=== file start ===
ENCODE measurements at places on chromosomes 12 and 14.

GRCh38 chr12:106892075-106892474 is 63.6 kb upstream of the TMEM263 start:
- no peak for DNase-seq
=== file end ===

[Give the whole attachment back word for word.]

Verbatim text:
ENCODE measurements at places on chromosomes 12 and 14.

GRCh38 chr12:106892075-106892474 is 63.6 kb upstream of the TMEM263 start:
- no peak for DNase-seq